JD Ford still lives on the homestead in Brighton, CO tending the farm and ranch, and working in town. He continues the family business of raising rodeo livestock. He contracts for producing about a half dozen rodeo groups and events including Mardi Gras Bulls & Beads Rodeo to bring the bulls for the rodeo. His part began when he was 14. His parents gave him three heifers and a bull, saying to build your dream – and he has done just that. He has worked hard to uphold the reputation of his family name and bring well prepared bulls to rodeos in many areas.
JD Ford was raised in the rodeo environment, so naturally followed his dream. By age 8 he learned to hang on with bareback broncs. By age 14, though he was scared and didn’t have enough practice, he began riding in the rodeos. He rode PRCA from age 15 successfully until 27 years of age. He made it to Nationals a number of times with bareback broncs. He only rode bulls professionally once, and won. The rest of the time he only rode bulls without spurs in tennis shoes on their ranch. He attributes his cowboy dream and enthusiasm which developed his riding skills to three people. His dad, who he still spends much time with in business and in life, including hunting each year. Weld County’s Bruce Fold, who made 19 trips to National Finals with his unique bare back riding style, so encouraged JD. JD feels most indebted for life lessons and cowboy skills from Golden’s Bob West.
Bob West and his previous generations as a pioneering family needed the skills we see in rodeos today to maintain herds on the range. The West family are said to be very influential to cowboys and rodeos in Elizabeth, Steamboat, Brighton, Eagle, Longmont, and many more rodeos. A first-time ever reunion of about 40 cowboys who befriended Bob West over the years, were here last year at Mardi Gras Bulls & Beads Rodeo. Another celebrative reunion was held this year as well, although Bob’s dear friend and organizer of the 2018 reunion, Richie, passed away 6 months later.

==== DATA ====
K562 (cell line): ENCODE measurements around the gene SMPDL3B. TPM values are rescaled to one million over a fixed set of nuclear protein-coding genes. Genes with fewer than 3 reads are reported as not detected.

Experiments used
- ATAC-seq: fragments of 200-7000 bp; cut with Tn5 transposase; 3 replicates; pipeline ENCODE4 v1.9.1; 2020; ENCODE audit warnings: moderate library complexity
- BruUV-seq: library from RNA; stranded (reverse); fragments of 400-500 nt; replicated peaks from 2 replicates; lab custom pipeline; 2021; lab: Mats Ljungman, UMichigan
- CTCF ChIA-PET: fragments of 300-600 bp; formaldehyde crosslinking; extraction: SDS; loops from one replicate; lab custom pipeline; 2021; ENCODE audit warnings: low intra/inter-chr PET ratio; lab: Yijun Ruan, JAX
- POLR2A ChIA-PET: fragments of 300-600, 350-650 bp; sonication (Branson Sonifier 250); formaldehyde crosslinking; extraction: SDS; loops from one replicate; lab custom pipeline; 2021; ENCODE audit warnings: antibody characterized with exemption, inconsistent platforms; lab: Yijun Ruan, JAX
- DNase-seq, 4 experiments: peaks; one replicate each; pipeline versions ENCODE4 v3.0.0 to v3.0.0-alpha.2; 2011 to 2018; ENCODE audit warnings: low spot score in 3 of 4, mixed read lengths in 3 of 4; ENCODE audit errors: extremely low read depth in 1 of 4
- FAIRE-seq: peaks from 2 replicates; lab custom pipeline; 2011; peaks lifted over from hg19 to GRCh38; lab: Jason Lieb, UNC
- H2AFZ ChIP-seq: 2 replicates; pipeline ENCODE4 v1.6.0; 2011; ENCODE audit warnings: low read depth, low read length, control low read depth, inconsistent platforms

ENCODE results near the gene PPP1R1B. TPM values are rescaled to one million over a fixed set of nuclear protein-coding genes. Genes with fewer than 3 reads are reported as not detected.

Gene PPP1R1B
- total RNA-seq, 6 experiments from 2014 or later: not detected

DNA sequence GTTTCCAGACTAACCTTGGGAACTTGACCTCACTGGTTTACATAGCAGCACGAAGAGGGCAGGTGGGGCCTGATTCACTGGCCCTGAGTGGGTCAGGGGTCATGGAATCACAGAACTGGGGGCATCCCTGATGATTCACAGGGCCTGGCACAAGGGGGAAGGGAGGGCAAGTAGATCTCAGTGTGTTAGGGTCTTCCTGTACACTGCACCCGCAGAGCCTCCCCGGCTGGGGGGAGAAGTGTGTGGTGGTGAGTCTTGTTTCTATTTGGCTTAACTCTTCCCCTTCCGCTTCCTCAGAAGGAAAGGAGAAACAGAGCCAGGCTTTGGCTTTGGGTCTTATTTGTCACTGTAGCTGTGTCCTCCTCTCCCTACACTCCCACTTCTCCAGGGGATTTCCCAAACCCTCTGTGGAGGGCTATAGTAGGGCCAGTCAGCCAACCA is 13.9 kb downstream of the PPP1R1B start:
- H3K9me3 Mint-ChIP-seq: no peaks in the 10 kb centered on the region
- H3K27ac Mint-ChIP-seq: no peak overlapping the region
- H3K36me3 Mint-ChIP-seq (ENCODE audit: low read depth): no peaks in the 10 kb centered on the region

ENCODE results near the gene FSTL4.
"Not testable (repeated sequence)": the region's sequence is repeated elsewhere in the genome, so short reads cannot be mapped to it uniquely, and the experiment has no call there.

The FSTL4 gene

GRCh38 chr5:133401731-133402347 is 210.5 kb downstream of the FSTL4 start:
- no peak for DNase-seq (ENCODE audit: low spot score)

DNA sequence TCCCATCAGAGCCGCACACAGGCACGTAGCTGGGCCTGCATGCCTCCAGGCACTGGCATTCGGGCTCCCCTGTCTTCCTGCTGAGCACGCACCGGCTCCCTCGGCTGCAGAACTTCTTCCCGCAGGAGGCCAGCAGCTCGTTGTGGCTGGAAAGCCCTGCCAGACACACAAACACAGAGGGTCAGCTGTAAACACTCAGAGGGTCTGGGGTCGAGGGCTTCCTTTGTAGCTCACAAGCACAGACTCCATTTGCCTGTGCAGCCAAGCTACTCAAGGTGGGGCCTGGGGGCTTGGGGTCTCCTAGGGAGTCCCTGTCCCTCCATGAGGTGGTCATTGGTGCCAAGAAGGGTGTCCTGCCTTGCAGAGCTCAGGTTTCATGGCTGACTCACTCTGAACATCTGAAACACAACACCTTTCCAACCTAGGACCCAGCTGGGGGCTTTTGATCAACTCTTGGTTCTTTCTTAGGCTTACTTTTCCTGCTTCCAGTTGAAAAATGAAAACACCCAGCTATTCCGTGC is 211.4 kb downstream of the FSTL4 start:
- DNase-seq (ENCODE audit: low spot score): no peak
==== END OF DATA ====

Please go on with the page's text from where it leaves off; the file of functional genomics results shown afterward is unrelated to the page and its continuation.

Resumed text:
Near the end of the rodeo this year, where folks stand in the back along with cowboys as they get set up, and after their turn, haul their goods back to their vehicle, I heard a gal holding a young child say, “Bye grandpa.” The distinguished gentleman replied, “Oh, you are heading out? Well, be safe.” After hugs and kissing were complete, I asked him if he had family in the rodeo today. He said his son Scott West was one of the pick-up guys, he had been on the paint, one of his favorite horses from his 40 head herd. said he had two grandsons also riding today. So I asked Bob West for his comments for this 2018 Rodeo, he said, “It is good. The way you know it is good, is when no one has been hurt and someone wins.”